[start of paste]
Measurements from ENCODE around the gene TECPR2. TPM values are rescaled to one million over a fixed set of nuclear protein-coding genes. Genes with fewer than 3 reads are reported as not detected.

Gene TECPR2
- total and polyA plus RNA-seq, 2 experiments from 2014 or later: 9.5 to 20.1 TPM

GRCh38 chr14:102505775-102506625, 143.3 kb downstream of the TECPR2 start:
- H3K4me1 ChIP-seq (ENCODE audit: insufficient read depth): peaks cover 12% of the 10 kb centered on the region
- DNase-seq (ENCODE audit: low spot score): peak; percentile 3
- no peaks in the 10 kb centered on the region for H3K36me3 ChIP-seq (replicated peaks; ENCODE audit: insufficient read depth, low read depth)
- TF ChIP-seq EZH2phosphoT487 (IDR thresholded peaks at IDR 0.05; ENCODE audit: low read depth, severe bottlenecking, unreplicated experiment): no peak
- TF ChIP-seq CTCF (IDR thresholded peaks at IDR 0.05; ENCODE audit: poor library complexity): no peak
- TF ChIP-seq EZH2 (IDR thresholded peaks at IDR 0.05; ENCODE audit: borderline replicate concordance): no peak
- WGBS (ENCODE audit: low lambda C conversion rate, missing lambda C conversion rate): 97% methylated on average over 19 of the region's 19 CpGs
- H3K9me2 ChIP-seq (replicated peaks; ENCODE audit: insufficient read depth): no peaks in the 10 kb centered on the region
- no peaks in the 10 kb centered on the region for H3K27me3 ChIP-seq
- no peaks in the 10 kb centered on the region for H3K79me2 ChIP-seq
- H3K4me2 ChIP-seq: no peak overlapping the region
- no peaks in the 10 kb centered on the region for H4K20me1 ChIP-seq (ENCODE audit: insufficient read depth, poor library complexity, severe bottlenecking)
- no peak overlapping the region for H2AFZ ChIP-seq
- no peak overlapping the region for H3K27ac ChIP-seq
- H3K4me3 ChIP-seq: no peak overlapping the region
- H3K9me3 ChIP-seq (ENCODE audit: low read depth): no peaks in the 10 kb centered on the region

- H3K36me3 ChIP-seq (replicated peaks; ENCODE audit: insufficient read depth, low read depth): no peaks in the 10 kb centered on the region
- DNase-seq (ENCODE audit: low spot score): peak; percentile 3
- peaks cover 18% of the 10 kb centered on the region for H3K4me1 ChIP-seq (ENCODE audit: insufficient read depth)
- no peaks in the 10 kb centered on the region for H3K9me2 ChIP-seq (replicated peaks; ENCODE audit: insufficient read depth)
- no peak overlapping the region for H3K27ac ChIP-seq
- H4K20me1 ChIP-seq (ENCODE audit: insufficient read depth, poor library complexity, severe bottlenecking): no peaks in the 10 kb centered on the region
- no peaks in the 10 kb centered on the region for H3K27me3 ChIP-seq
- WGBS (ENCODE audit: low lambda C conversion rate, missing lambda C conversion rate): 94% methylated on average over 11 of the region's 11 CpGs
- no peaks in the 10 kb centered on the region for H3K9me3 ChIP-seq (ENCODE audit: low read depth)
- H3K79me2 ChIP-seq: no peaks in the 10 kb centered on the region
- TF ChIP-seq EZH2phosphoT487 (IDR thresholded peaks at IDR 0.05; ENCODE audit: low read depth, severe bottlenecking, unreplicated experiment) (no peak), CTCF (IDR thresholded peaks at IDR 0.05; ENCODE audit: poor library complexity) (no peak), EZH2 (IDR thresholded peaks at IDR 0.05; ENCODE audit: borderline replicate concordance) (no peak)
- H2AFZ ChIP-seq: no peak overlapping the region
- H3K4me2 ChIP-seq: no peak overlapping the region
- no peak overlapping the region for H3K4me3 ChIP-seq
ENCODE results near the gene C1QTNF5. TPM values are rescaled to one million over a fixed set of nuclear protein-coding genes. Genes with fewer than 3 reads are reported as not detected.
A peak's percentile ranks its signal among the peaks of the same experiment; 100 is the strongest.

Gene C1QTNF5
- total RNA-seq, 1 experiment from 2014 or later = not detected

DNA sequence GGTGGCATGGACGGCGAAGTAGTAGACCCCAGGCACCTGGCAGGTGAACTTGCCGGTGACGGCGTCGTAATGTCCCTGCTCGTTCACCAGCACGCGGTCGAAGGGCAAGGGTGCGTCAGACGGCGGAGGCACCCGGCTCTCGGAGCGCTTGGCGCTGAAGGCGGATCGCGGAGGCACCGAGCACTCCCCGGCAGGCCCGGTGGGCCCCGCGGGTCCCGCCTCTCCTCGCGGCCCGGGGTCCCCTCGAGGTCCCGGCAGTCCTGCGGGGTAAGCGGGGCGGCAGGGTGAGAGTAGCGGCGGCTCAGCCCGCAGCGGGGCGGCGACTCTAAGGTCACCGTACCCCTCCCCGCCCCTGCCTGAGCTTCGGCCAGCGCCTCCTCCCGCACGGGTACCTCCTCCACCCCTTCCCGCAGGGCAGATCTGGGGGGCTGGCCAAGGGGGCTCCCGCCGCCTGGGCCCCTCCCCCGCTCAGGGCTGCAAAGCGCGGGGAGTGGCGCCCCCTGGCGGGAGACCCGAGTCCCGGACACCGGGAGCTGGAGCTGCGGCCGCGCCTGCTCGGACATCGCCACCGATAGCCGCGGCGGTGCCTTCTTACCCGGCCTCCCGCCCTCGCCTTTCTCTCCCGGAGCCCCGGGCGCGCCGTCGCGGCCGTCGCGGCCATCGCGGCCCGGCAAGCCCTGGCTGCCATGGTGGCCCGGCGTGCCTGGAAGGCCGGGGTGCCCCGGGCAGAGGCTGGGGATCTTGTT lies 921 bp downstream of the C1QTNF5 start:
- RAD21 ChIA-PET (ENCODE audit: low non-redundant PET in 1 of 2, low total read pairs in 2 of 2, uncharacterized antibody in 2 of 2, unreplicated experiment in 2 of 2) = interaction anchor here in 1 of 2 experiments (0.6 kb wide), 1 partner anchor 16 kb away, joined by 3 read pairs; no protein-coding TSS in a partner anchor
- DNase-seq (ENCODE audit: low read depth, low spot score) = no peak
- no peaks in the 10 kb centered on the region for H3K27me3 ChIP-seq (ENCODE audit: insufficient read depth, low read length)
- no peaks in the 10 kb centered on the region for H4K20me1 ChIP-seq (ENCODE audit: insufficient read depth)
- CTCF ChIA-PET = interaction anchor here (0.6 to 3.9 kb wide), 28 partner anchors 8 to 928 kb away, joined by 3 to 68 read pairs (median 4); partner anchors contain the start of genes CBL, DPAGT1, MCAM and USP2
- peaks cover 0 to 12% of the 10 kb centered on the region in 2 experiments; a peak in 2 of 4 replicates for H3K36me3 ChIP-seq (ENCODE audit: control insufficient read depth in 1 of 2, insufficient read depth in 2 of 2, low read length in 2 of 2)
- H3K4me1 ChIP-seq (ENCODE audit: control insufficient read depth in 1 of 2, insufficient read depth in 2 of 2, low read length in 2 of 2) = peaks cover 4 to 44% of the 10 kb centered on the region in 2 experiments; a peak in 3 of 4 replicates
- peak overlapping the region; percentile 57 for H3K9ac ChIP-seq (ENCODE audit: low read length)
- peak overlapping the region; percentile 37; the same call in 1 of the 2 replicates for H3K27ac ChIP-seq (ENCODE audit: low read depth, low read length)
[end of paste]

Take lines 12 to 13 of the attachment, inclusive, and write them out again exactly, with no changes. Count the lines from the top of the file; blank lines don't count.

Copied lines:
- H3K9me2 ChIP-seq (replicated peaks; ENCODE audit: insufficient read depth): no peaks in the 10 kb centered on the region
- no peaks in the 10 kb centered on the region for H3K27me3 ChIP-seq